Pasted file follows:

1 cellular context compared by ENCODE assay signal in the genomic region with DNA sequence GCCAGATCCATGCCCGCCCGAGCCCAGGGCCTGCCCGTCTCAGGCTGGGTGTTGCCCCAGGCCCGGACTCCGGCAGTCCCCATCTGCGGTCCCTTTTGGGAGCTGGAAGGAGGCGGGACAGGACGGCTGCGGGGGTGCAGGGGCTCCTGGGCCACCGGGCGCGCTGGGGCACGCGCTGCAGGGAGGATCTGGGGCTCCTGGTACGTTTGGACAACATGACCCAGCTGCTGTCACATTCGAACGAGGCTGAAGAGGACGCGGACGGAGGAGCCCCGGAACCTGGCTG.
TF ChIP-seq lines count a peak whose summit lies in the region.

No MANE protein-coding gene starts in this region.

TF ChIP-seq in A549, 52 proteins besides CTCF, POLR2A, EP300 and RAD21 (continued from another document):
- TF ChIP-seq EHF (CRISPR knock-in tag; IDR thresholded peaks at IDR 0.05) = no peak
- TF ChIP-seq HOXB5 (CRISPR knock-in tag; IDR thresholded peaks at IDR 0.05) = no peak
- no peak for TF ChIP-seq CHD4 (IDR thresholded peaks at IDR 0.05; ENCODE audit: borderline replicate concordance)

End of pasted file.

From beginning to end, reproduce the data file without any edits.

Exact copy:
1 cellular context compared by ENCODE assay signal in the genomic region with DNA sequence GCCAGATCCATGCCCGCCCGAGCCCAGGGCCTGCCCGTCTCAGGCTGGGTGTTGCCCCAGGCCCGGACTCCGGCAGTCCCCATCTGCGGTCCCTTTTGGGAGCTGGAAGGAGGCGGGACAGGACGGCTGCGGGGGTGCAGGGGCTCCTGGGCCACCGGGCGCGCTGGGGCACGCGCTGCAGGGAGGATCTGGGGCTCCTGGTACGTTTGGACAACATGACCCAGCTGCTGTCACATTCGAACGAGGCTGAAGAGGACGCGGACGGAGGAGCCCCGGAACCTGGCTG.
TF ChIP-seq lines count a peak whose summit lies in the region.

No MANE protein-coding gene starts in this region.

TF ChIP-seq in A549, 52 proteins besides CTCF, POLR2A, EP300 and RAD21 (continued from another document):
- TF ChIP-seq EHF (CRISPR knock-in tag; IDR thresholded peaks at IDR 0.05) = no peak
- TF ChIP-seq HOXB5 (CRISPR knock-in tag; IDR thresholded peaks at IDR 0.05) = no peak
- no peak for TF ChIP-seq CHD4 (IDR thresholded peaks at IDR 0.05; ENCODE audit: borderline replicate concordance)